During dinner Rex shared many photos of Jowetts. One of the most unique examples was of a heavily modified Jupiter that for want of a better word, we called the Batmobile. This strange finned Jupiter with an unusual hardtop and bubble windows was one of those urban legends of a unique and highly unusual Jupiter. Rex believed that the car was sold and that the new owner would return the car back to its original state and a new design for a hardtop. The attached scans of the car as seen in 1962 and later modified in 1963.
We then returned to Sydney and our friend Gwen’s big 80th birthday party at her daughter’s home near the Blue Mountains. Our next week included touring Sydney, Canberra, and Tuross where we stayed with Gwen’s son Barry and wife Lynn. This would give us an opportunity to rest up for our next adventure as we returned to Sydney and our flight onward to Brisbane. Judie and I were excited since we knew we would be greeted by Brian Holmes near the Brisbane airport at a gas station. Judie was worried how we would know him, as we left the airport. It was not to be a problem, since as we left under a bright sunny sky from the airport; we spotted a beautiful red Jupiter sitting beside the road along with a smiling and welcoming Brian Holmes. Brian had taken the time to meet us before he left the next day to attend the National Jowett meet in New Zealand. His plan was to introduce us to local members for a special Jowett gathering the next day. After introductions and a lot of picture taking, Brian invited Judie to accompany him in his 1951 Jowett Jupiter for a top down ride into Brisbane.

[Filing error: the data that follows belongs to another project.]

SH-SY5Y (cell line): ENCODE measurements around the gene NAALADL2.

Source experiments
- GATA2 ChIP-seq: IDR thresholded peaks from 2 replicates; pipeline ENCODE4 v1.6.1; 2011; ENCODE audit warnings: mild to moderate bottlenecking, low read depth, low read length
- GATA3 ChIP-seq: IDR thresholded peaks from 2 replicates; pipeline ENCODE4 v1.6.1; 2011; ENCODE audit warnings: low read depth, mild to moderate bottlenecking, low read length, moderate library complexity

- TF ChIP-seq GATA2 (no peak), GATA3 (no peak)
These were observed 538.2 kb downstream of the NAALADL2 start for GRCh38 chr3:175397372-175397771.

Dave and Judie with Brian Holmes and his Jupiter.